This is Art Deco styling at its mostb subime! This stove comes from slap bang in the
middle of the Art Deco movement from the early 1930's which is in
excellent order throughout having been the subject of a complete body off
restoration, with all worn out parts renewed/replaced.
Please note that the mica windows are in excellent condition and the firebricks have
Height 71cms (28”)
Height 82cms (32¼”) with the top lid up
Width 40cms (15¾”)
Depth 26cms (10¼”)
The flue size is 9.7cms (3¾”) 43cms (17") from the floor to the top of
It can heat a room of 100m3 ~ 120m3
Weight is about 70kgs
You don’t need to have a
huge drawing room to get the benefit from this refined stove, however it will
heat a room of up to 100 cubic meters. The casting
designs on the front of the stove remind one of the superb buildings built in
the 30's in New York. from the usual wear which is to be expected of any piece
like this stove that is of a certain age, and that has been used to give heat
and warmth to its previous owners.
It was made by the well known manufacturer Caloria of Paris who took over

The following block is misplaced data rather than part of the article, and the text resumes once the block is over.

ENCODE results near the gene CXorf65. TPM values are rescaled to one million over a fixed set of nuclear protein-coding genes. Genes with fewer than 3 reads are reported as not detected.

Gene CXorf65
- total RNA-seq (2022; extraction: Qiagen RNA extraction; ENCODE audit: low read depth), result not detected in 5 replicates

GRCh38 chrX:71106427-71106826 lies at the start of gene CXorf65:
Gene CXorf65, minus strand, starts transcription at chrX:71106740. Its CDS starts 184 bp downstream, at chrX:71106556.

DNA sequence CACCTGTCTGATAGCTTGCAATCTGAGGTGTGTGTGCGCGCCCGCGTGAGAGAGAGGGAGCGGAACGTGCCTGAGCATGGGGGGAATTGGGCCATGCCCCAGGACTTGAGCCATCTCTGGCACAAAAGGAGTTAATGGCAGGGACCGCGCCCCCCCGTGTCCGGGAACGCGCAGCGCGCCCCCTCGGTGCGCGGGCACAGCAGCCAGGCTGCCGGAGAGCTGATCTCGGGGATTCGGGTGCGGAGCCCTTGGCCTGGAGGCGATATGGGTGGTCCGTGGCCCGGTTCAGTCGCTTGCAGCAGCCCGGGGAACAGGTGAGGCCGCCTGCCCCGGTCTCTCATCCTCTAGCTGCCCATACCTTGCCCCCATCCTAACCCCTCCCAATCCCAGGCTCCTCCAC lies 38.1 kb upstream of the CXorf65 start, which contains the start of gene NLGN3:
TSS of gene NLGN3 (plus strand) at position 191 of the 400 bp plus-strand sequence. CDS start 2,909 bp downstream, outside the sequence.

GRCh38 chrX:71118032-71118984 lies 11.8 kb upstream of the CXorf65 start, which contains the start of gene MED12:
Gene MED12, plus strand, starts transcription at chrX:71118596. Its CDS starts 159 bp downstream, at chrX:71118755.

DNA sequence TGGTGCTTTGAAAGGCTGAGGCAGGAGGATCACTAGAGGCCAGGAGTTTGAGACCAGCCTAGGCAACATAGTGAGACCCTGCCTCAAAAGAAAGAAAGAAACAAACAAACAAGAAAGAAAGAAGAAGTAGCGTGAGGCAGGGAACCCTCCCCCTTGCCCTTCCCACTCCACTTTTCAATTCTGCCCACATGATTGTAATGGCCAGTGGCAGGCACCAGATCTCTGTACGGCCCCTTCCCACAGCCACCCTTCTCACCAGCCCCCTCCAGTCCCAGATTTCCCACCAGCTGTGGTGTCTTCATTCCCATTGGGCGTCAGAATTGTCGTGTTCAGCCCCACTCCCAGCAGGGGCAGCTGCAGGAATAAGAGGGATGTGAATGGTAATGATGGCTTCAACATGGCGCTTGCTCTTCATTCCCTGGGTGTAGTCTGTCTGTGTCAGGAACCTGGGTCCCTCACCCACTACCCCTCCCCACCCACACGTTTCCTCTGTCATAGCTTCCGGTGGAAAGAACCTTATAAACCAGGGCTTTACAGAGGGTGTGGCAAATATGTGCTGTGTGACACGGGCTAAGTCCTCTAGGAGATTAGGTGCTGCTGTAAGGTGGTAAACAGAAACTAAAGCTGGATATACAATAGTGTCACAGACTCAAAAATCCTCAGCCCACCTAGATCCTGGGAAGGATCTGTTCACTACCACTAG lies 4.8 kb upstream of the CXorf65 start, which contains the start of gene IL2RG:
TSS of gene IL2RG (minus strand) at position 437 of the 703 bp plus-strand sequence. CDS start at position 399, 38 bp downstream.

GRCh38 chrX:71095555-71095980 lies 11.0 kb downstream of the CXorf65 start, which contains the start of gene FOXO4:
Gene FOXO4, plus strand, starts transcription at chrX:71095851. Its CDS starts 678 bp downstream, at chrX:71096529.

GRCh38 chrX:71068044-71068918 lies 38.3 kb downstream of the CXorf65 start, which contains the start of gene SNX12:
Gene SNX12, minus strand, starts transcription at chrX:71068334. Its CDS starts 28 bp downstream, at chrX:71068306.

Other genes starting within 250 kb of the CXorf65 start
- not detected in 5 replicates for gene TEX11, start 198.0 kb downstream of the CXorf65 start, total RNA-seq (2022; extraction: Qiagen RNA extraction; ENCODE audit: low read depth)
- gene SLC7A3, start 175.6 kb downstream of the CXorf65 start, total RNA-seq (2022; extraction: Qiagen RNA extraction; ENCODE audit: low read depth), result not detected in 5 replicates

Chappee and Nanquette around 1930, and can still be found in their 1936 catalogue. This
is medium to larger sized stove, and is called a 'poele à feu visible
et continue' by the manufacturers.
This particular Antinéa
comes with a matching cast iron enamelled hearth which is really hard to find
Although the enamel generally, is in good condition., it does have a couple
of small chips on the front left. The matching hook on ash collector that sits
below the ash box is present.
Please note that there is an option of a nickelled front door as shown in
the last photo below.
It is around 80 years old and the condition is consistent with its
age. All working parts are in excellent condition, just connect the flue,
light the match and away you go!
This stove was designed for coal and coke burning, it will burn wood easily too
but in smaller pieces. It will run on one charge of anthracite for 12-18 hours
This is a beautiful, unusual stove and these photos do not really do it justice.
The price when new, in 1930, was 395 old French francs.